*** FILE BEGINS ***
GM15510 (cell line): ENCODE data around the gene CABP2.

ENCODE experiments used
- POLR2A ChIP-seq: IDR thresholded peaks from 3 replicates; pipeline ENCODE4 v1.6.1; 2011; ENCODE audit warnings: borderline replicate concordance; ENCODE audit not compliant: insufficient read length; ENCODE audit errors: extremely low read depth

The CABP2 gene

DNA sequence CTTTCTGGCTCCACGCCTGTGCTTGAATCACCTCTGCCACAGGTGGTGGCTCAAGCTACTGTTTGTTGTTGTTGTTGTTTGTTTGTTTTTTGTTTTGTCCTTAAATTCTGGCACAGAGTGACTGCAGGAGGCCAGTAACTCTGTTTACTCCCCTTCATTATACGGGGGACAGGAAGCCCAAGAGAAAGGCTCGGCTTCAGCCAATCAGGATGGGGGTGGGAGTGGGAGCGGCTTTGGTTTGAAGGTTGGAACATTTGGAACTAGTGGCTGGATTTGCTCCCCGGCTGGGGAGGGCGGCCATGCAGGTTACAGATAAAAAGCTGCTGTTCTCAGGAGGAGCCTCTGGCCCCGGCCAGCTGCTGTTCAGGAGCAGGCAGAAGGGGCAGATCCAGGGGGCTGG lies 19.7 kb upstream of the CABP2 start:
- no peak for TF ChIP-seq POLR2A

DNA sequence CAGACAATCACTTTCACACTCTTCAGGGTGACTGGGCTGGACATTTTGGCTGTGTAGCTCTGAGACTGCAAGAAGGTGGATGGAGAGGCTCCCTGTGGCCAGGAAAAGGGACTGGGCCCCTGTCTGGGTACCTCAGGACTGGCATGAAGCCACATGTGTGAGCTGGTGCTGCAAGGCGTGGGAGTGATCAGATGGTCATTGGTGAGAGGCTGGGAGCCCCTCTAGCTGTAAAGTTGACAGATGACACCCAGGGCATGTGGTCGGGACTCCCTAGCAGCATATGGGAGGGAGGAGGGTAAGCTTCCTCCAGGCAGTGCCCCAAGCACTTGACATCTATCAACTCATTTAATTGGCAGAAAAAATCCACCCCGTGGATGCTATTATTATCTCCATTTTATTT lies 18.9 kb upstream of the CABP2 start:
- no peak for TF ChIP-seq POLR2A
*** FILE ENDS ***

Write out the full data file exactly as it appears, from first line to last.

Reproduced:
GM15510 (cell line): ENCODE data around the gene CABP2.

ENCODE experiments used
- POLR2A ChIP-seq: IDR thresholded peaks from 3 replicates; pipeline ENCODE4 v1.6.1; 2011; ENCODE audit warnings: borderline replicate concordance; ENCODE audit not compliant: insufficient read length; ENCODE audit errors: extremely low read depth

The CABP2 gene

DNA sequence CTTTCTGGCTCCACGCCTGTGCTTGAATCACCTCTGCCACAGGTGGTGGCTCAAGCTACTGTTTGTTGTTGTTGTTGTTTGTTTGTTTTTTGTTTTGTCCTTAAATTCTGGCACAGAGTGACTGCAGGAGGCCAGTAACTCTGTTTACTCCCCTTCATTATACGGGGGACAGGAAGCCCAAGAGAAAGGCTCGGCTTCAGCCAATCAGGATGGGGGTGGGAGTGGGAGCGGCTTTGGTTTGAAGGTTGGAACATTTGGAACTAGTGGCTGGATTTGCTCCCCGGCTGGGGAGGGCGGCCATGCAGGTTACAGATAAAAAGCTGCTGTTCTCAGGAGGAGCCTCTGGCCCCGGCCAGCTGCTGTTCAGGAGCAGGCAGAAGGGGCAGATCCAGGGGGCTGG lies 19.7 kb upstream of the CABP2 start:
- no peak for TF ChIP-seq POLR2A

DNA sequence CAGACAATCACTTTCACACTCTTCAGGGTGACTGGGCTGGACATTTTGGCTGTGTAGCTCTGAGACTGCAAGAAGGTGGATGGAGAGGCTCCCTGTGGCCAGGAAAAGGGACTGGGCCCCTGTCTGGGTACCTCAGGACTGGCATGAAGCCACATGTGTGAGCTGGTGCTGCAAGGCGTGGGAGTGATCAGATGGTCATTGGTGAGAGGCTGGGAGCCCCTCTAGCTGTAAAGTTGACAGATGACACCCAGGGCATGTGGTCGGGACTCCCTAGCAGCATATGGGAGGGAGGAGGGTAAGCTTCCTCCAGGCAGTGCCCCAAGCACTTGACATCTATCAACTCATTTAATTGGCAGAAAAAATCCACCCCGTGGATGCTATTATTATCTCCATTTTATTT lies 18.9 kb upstream of the CABP2 start:
- no peak for TF ChIP-seq POLR2A